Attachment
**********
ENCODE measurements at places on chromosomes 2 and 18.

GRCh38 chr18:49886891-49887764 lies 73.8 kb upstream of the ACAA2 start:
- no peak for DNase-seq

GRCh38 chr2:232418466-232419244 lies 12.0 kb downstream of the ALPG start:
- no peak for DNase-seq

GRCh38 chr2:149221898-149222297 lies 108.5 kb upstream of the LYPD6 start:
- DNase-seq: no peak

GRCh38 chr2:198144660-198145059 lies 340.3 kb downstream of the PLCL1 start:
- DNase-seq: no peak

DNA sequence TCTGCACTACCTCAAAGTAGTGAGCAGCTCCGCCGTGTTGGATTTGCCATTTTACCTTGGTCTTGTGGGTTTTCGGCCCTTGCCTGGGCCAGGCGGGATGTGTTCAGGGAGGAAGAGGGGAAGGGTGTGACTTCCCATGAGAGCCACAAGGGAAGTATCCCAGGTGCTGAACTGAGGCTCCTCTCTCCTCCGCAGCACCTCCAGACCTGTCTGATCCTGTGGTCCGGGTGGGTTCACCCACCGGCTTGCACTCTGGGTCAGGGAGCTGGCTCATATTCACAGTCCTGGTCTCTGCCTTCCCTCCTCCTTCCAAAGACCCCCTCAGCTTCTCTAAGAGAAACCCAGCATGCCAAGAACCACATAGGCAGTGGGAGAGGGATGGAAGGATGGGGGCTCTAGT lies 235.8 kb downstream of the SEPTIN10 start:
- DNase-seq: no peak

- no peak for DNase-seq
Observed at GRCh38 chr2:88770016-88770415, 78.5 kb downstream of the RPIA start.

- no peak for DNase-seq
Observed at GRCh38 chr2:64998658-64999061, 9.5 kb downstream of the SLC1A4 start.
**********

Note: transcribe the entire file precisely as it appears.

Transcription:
ENCODE measurements at places on chromosomes 2 and 18.

GRCh38 chr18:49886891-49887764 lies 73.8 kb upstream of the ACAA2 start:
- no peak for DNase-seq

GRCh38 chr2:232418466-232419244 lies 12.0 kb downstream of the ALPG start:
- no peak for DNase-seq

GRCh38 chr2:149221898-149222297 lies 108.5 kb upstream of the LYPD6 start:
- DNase-seq: no peak

GRCh38 chr2:198144660-198145059 lies 340.3 kb downstream of the PLCL1 start:
- DNase-seq: no peak

DNA sequence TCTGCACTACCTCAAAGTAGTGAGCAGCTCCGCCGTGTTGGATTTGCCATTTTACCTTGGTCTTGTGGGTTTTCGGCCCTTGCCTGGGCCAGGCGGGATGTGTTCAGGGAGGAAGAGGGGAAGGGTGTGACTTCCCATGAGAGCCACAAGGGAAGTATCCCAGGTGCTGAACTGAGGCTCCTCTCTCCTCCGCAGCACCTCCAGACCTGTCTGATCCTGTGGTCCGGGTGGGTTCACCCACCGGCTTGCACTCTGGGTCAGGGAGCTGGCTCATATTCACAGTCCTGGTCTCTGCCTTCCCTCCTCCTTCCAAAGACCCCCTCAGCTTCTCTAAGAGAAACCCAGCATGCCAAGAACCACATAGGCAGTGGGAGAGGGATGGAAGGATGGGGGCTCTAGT lies 235.8 kb downstream of the SEPTIN10 start:
- DNase-seq: no peak

- no peak for DNase-seq
Observed at GRCh38 chr2:88770016-88770415, 78.5 kb downstream of the RPIA start.

- no peak for DNase-seq
Observed at GRCh38 chr2:64998658-64999061, 9.5 kb downstream of the SLC1A4 start.